Black Petals Issue #97, Autumn, 2021

Editor's page
Editor's Page
BP Artist's Page
BP Guidelines
Mars-News, Views and Commentary
A World of Sensations-Fiction by Michael Dority
Goddess Deva-Fiction by David Starobin
Hunting Ground-Fiction by N. G. Leonetti
Love Letters-Fiction by S. J. Townend
No Content Available-Fiction by Richard Brown
Phantom Smell-Fiction by Daniel G. Snethen
Predatory Peepers-Fiction by Cindy Rosmus
The Visit-Fiction by B. E. Nugent
The Working Man-Fiction by Christopher Hivner
The Extermination-Fiction By Dominique K. Pierce
Win-A-Burger-Fiction by Glenn Dungan
Counting Time-Flash Fiction by Ramon F. Irizarri
Terry and the Techo-Frog-Flash Fiction by Hillary Lyon
The Epistolean-Flash Fiction by Harris Coverly
Labelled Rocks-Flash Fiction by Holden Zuras
Along Side of the Road-Poem by Kenneth Vincent Walker
Beneath the Weeping Willow-Poem by Kenneth Vincent Walker
Half-Life-Poem by Kenneth Vincent Walker
Liquid Darkness-Poem by Kenneth Vincent Walker
Lost-Poem by Carl E. Reed
Succubus Seductress-Poem by Carl E. Reed
The Crime of Frankenstein-Poem by Carl E. Reed
Brother's Keeper-Poem by Cassandra O'Sullivan Sachar
Razor Beak-Poem by Jessica Heron
The Fall of Vampire Hunters-Poem by Matthew Wilson


Some thoughts on writing science fiction:

Do you believe in alien contact? I do. I think the earth has been visited not just recently, but over millennia by civilizations more advanced than ours. Why do I find it so easy to believe? Let me tell you a story. (It’s what I do best.)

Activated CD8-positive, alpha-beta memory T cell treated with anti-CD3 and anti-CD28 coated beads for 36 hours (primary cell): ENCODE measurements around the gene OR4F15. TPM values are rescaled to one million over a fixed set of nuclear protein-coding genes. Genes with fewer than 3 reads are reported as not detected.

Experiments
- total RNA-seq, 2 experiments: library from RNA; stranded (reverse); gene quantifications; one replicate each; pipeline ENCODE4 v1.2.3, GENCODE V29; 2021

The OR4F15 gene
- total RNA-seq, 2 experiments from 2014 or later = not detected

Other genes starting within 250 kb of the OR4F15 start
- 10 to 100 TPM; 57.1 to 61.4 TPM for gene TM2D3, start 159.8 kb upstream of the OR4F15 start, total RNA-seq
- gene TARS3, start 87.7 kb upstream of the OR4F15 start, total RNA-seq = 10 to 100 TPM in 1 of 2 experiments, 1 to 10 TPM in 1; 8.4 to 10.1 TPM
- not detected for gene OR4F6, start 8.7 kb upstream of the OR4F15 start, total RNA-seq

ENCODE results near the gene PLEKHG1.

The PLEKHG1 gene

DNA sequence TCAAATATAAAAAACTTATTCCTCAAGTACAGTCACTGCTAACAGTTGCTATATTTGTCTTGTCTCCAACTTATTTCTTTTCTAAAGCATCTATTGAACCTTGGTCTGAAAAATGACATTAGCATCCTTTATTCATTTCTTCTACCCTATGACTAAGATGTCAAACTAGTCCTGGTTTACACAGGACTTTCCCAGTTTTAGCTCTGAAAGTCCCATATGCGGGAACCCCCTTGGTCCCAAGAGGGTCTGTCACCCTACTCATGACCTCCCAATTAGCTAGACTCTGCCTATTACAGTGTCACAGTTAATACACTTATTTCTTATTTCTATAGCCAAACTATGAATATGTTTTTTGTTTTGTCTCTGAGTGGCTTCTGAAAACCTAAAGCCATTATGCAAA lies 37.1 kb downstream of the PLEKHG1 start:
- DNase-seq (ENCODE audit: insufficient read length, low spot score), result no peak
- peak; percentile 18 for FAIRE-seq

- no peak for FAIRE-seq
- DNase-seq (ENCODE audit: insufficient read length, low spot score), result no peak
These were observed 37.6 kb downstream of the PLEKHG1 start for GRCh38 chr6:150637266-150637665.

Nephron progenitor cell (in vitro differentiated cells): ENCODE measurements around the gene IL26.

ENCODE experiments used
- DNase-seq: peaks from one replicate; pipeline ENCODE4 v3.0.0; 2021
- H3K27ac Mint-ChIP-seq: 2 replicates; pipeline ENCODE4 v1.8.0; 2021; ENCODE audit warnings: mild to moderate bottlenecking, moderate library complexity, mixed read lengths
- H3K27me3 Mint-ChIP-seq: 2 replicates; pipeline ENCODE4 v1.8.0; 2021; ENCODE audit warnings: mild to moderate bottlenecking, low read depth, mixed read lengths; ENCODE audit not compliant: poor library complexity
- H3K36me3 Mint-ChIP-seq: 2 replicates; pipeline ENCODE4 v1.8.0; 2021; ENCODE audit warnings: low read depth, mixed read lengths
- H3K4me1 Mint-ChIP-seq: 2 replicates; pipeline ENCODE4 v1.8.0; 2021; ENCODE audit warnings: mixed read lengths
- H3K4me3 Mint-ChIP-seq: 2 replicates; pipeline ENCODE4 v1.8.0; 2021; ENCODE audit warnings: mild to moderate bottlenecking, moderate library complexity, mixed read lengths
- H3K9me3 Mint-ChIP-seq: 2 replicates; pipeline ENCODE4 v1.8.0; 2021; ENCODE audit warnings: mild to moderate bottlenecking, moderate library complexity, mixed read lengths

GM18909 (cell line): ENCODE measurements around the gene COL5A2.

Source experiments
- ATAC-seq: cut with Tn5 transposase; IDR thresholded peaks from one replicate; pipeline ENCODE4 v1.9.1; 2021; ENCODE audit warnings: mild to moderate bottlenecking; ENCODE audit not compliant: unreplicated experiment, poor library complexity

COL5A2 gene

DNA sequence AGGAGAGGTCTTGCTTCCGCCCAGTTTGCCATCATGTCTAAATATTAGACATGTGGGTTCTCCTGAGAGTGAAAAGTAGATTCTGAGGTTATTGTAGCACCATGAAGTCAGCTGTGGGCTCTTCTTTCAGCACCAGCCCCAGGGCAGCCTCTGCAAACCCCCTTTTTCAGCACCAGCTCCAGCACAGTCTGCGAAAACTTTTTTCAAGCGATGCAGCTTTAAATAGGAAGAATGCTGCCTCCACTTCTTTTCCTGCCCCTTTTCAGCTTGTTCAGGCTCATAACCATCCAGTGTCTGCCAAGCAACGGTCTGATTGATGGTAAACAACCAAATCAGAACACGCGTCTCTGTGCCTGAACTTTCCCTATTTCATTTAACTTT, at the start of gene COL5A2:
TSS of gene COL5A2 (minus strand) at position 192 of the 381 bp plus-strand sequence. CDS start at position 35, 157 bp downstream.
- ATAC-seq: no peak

I grew up on a farm in southern Michigan and I guess at some point, every male kid gets at least momentarily interested in airplanes. To say that I had an interest in planes would be like saying Kellogg’s of Battle Creek had an interest in breakfast cereal. For a long time when I was growing up I ate, slept and breathed airplanes. I drew them in the margins of my schoolbooks when other kids were trying to draw female genitalia. My drawings were much better, probably because I had actually seen airplanes. I built hundreds of models, some flying models, some for static display. I still love planes and would have a pilot’s license right now, if I could justify the cost, just so I could go tool around over Kansas.

In about 1954 or 1955 a lot of airplanes came over our house. Seemed we were right in the traffic patterns for Detroit, Toledo and Willow Run, which was an air base, so I got to know my planes pretty well.

One day my mother and I happened to be outside. I don’t remember what we were doing out there in the yard, but I remember the weather. It was a blustery spring day and the sky was laced with broken clouds that were racing along to the south.

I heard a plane and before I even looked up, I knew what it was: a Douglas DC-3, the workhorse of the airlines in those days and also the military “Gooney Bird” that carried thousands of troops in World War II.

I peered skyward, looking through the broken cloud deck and spotted the plane, but then I called my mother’s attention to it. There was an object circling the plane. It was either ball-shaped or disk-shaped, we couldn’t tell, because by that time it was almost straight overhead. It was as shiny as if it were chrome-plated. It was maybe ten or twelve feet in diameter and it made no noise we could detect. There was only the sound of the plane’s big Pratt and Whitney radial engines. This object circled the plane smoothly and effortlessly and we actually found ourselves looking for some sort of tether cable attaching it to the plane, for it never increased or decreased its speed or its distance from the plane.